Perioperative nursing

1,241 views

Published on

Published in: Health & Medicine
0 Comments
1 Like
Statistics
Notes
  • Be the first to comment

No Downloads
Views
Total views
1,241
On SlideShare
0
From Embeds
0
Number of Embeds
37
Actions
Shares
0
Downloads
0
Comments
0
Likes
1
Embeds 0
No embeds

No notes for slide

Perioperative nursing

  1. 1. PREOPRATIVE PHASE – begins with the decision to perform surgery and ends with the client’s transfer to the operating room.
  2. 2. INTRAOPERATIVE PHASE – begins when the client is received in the operating room and ends with his administration to the post anesthesia care unit
  3. 3. POST OPERATIVE PHASE – begins when the client is admitted to the post anesthesia care unit and extend through follow up home or clinic evaluation
  4. 4. OPTIONAL SURGERY – done totally at the client’s discretion  EXAMPLE: Cosmetic surgery
  5. 5. ELECTIVE SURGERY – refers to procedures that are scheduled at the client’s convenience  EXAMPLE: Cyst Removal. Repair of Scars, Simple Hernia, and Vaginal Repair
  6. 6. REQUIRED SURGERY – warranted for conditions necessitating intervention within the few weeks.  EXAMPLE: Cataract Surgery, Thyroid Disorders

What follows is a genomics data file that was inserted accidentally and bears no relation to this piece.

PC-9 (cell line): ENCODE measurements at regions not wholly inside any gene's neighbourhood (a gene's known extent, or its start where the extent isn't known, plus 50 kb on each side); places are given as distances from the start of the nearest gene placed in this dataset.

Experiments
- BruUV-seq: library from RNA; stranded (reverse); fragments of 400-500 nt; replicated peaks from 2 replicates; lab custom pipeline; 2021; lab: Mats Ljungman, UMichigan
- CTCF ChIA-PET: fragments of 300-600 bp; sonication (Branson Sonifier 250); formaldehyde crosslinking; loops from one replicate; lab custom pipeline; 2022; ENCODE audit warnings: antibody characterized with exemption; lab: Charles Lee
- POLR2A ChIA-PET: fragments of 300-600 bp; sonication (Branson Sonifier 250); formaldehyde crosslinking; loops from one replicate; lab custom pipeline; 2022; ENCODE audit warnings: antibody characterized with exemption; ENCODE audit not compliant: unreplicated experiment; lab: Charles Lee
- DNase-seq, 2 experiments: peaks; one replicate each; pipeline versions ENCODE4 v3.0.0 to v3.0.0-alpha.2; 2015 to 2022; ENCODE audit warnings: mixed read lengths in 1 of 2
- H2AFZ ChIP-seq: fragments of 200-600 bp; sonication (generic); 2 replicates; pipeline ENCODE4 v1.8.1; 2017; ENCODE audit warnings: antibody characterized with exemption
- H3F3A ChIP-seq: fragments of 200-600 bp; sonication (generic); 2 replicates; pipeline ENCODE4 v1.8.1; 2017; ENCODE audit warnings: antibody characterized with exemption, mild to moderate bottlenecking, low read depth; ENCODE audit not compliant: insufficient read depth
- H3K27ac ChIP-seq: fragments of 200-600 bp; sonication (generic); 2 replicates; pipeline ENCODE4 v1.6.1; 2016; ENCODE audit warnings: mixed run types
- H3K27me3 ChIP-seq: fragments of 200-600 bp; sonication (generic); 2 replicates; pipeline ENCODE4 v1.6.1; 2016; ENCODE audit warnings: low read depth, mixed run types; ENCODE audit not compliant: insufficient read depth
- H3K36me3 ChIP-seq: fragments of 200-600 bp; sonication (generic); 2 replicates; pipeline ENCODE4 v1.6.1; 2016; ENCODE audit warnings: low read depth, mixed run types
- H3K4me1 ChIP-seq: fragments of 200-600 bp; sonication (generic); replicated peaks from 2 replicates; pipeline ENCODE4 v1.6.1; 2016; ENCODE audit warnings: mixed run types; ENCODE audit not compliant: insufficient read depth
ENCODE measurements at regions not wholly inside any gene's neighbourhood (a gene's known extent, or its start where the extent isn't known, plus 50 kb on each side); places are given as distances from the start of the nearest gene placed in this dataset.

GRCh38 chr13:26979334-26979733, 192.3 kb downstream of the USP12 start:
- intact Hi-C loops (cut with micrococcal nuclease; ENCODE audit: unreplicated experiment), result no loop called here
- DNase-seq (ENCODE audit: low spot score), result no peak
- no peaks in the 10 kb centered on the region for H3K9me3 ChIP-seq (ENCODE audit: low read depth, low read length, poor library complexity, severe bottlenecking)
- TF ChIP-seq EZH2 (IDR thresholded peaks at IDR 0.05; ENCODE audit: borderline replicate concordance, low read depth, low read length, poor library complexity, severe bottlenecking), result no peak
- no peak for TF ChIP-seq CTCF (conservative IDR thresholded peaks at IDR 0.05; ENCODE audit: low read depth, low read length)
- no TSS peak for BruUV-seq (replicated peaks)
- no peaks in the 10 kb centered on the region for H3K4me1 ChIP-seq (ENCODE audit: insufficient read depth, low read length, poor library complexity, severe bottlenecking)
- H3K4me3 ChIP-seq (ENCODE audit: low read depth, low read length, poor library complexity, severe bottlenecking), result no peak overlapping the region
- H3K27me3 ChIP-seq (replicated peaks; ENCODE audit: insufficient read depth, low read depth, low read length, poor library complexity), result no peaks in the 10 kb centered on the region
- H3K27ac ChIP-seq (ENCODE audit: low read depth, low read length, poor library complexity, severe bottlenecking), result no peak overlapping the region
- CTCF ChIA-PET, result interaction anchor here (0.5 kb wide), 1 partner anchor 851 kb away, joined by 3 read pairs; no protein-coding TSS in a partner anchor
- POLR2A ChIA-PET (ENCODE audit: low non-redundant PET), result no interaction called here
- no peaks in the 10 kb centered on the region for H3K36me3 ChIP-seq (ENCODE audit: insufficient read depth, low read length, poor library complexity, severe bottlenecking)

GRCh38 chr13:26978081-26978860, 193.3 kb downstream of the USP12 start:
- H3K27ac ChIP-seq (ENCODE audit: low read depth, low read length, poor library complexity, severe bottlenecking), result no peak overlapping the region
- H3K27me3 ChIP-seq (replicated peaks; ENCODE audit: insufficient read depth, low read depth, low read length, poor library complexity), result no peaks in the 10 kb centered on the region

7. 7. URGENT/IMPERATIVE SURGERY – indicated for a problem requiring intervention within 24 to 48 hours  EXAMPLE: Acute Gallbladder Infection, Appendicitis, Kidney Stones
  8. 8. EMERGENCY SURGERY – describes procedures that must be done immediately to sustain life or maintain function  EXAMPLE: Repair of a Ruptured Aneurysm, Gunshot or Knife Wound, Extensive Burns, Fractured Skull
  9. 9.  GENERAL ANESTHESIA – inhaled or IV refers to drug induced depression of the central nervous system that produces analgesia, amnesia, and unconsciousness. Affects the whole body  STAGE I: beginning  STAGE II: excitement  STAGE III: surgical anesthesia  STAGE IV: danger
  10. 10.  REGIONAL ANESTHESIA – form of local anesthesia that suspends sensation and motion in a body region or part; the client remains awake. Continuous monitoring is required. Differs in terms of location and size of the anatomic area anesthetisized and the volume and type of anesthetic agent used.
  11. 11.  SPINAL ANESTHESIA – local anesthesia injected into the subarachnoid space at the lumbar level to block nerves and suspend sensation and motion to the lower extremities, perineum, and lower abdomen.
  12. 12.  CONDUCTION BLOCKS – sensation and motion within various groups of nerves, such as epidural block (dura mater), brachial plexus block (arm), paravertebral block (chest, abdominal wall, and extremities) and transsacral/caudal block (perineum)

×